Fashion On Film: A Look at the Swinging 1960s

We’ve done the Roaring Twenties. Explored the ups and downs of the 1930s and 40s, and dove into the cultural shift of the 1950s. Now it’s time to dive into the wonderful wonderland of 1960s fashion on film.

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The era where both fashion and film began to experiment with experimentation. The era where technology began to be played with, and futuristic themes were explored. The era where fashion began breaking boundaries and limitations while refusing to conform to previous expectations.

The era where that refusal to play by the rules ultimately led to the birth of hippie culture and fashion. The era still heavily referenced in today’s culture. Let’s explore the Swinging Sixties, and everything they brought forth in the world of fashion and film.

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1960s Fashion
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Like we said earlier, the 1960s were the decade where all the built-up tension of having to suppress and restrict individual style to conform to societal beliefs and expectations began to explode. We saw glimpses of it in earlier decades, such as women wearing two-piece bathing suits, pants (yes pants), and gradually shortening their skirt lengths

We also saw it with the men, as they began to realize that you didn’t have to wear suits everywhere to do everything (especially in the warmer seasons where it could be just downright uncomfortable). The 1950s were also the decade where teenage rebellion in fashion began to happen, and that carried over into the 1960s.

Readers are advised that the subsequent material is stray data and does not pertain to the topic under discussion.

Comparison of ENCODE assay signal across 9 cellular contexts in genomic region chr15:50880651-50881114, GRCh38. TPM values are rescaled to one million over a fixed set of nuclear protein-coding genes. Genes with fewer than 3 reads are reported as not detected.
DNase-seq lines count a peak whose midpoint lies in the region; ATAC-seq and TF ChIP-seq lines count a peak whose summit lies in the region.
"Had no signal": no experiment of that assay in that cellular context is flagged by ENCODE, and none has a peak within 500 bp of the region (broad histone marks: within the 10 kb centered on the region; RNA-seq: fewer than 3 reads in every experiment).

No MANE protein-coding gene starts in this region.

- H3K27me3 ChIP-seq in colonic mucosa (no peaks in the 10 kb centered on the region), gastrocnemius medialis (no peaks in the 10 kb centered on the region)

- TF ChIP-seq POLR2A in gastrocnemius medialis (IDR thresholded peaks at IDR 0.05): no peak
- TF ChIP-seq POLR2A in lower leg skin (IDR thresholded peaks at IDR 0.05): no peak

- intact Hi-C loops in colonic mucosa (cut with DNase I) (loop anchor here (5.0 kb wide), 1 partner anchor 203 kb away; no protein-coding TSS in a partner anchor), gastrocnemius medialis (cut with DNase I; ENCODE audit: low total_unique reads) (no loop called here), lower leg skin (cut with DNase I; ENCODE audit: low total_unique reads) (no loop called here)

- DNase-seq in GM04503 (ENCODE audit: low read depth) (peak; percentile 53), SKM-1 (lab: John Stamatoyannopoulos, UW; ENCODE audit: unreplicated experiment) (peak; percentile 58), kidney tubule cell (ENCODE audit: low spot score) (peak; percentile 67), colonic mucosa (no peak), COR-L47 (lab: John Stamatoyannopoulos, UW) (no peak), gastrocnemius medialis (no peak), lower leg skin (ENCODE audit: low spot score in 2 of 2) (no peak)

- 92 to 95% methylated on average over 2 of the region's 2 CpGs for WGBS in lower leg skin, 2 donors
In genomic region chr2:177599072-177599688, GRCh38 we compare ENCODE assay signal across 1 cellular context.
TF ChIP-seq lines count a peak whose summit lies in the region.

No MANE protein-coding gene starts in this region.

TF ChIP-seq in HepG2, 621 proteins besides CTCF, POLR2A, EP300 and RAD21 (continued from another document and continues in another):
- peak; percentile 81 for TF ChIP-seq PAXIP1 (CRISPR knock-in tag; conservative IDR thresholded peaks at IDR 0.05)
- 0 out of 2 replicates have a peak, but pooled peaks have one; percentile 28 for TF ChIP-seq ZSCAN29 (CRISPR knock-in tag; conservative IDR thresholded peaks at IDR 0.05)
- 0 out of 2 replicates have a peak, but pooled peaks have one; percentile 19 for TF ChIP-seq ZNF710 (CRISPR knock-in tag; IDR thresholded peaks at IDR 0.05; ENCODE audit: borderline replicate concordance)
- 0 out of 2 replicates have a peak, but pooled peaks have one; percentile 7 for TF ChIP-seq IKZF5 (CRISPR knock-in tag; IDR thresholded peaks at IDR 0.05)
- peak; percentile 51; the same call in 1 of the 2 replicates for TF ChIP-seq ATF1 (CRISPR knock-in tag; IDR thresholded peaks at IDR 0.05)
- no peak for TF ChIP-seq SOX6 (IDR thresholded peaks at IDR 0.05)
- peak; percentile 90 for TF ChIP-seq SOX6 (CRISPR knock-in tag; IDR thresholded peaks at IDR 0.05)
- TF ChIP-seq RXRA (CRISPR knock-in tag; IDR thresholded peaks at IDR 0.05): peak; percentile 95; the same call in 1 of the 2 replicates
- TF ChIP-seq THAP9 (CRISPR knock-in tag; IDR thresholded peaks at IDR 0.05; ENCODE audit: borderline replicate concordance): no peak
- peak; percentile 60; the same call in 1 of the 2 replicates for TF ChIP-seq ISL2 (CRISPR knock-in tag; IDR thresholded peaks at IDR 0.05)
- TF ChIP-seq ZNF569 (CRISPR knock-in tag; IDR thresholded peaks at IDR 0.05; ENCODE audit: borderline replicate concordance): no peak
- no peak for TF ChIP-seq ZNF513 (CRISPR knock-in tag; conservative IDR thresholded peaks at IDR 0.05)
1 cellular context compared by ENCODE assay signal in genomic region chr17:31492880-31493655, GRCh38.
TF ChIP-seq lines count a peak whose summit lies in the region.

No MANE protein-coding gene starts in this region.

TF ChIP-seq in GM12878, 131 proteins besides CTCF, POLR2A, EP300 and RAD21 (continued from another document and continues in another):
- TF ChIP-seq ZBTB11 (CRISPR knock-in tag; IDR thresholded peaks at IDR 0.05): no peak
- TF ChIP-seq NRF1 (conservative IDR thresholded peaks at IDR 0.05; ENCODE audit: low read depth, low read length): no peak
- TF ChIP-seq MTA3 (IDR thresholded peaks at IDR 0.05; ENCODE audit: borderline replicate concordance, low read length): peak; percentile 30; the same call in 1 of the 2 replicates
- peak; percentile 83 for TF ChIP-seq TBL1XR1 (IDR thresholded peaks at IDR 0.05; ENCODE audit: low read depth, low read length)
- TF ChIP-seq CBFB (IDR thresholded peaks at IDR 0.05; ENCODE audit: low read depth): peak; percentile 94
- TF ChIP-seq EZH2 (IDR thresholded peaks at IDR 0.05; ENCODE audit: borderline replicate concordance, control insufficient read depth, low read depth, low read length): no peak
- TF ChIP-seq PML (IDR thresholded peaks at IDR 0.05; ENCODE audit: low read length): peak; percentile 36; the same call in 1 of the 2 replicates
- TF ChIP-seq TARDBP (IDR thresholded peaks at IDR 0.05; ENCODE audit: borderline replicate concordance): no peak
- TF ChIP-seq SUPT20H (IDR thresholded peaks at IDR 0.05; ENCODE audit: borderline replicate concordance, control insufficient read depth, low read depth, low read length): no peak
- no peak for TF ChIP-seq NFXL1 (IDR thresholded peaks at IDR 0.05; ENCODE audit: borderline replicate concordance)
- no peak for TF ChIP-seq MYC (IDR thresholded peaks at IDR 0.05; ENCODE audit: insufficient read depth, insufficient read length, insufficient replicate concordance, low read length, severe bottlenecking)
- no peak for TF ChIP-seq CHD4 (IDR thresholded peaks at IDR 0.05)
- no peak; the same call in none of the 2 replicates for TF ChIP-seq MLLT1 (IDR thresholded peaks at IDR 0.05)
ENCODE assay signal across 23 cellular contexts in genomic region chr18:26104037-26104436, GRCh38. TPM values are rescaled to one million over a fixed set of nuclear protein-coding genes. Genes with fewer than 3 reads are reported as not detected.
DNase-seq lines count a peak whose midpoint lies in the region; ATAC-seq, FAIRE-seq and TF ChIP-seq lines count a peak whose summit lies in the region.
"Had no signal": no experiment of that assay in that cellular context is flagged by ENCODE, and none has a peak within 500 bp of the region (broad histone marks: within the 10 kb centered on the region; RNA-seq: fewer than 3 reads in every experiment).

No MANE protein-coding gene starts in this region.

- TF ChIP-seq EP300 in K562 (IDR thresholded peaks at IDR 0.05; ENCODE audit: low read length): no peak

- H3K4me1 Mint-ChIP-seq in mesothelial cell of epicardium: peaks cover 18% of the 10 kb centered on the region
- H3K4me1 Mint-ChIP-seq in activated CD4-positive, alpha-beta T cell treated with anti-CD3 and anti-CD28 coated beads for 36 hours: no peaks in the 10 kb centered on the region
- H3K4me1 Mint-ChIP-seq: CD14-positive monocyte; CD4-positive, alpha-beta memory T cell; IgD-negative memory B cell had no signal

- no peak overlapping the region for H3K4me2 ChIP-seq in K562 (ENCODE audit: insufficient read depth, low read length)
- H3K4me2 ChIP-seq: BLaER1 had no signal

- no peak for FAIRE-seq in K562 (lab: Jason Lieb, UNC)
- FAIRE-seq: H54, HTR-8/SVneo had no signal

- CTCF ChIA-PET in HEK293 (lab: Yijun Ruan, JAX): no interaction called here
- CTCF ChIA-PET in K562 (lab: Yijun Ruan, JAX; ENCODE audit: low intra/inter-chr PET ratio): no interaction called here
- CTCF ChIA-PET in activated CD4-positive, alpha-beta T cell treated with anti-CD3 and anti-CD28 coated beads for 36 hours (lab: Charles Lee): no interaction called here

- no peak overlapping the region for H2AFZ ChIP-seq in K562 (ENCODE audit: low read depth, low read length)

Here were the themes.

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Amongst the women, we still very much had couture and elegant wear that was popular in earlier decades thanks to the likes of Jackie Kennedy-Onassis and Elizabeth Taylor. So that meant two-piece skirts, A-line dresses that slightly accentuated the figure of women, and the blazer/skirt combo that began becoming popular in the 1950s.

On the opposite side, we saw women dressing more casually and dare I say… flirty (gasp). Women started wearing shorts that weren’t knee length (gasp), shirts that revealed a little bit of their stomach (gasp), and don’t even get us started on the hippie attire (deep sigh). 

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The 1960s also saw the emergence of rock bands that you may recognize. Do The Beatles and Rolling Stones ring a bell? It was also the beginning of the Motown era which was an incredibly fruitful and inspirational time amongst the Black community. Many of the fashions in the African-American community were influenced by Motown artists, which is something that we’ll get into in a different article.

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Psychedelic clothing and many of the themes that we saw develop extensively in the 1970s also began becoming popular towards the end of the 1960s, and you also the trend of voluminous hair and makeup. Twiggy, Priscilla Presley, Jane Fonda, and many others were some of the biggest fashion inspirations in women’s Hollywood at that time as well.

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As for the men, Ivy League fashion (which was essentially preppy fashion) was huge during that time with cardigan sweaters, polo shirts, etc., and suits were definitely not abandoned either. In fact, they actually began making a more popular comeback with the rise of James Bond (who was portrayed by Sean Connery during that time).